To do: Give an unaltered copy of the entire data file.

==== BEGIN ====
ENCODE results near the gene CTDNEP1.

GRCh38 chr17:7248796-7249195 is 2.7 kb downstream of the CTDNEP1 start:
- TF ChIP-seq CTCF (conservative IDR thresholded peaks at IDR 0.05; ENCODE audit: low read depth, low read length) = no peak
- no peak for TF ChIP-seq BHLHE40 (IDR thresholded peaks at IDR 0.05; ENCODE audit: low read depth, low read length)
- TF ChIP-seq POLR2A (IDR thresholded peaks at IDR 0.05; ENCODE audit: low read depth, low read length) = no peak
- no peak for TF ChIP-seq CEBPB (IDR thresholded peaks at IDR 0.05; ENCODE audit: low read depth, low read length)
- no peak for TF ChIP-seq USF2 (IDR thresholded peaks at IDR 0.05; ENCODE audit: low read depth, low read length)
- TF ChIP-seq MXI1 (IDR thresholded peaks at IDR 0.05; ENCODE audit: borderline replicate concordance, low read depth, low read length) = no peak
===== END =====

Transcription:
ENCODE results near the gene CTDNEP1.

GRCh38 chr17:7248796-7249195 is 2.7 kb downstream of the CTDNEP1 start:
- TF ChIP-seq CTCF (conservative IDR thresholded peaks at IDR 0.05; ENCODE audit: low read depth, low read length) = no peak
- no peak for TF ChIP-seq BHLHE40 (IDR thresholded peaks at IDR 0.05; ENCODE audit: low read depth, low read length)
- TF ChIP-seq POLR2A (IDR thresholded peaks at IDR 0.05; ENCODE audit: low read depth, low read length) = no peak
- no peak for TF ChIP-seq CEBPB (IDR thresholded peaks at IDR 0.05; ENCODE audit: low read depth, low read length)
- no peak for TF ChIP-seq USF2 (IDR thresholded peaks at IDR 0.05; ENCODE audit: low read depth, low read length)
- TF ChIP-seq MXI1 (IDR thresholded peaks at IDR 0.05; ENCODE audit: borderline replicate concordance, low read depth, low read length) = no peak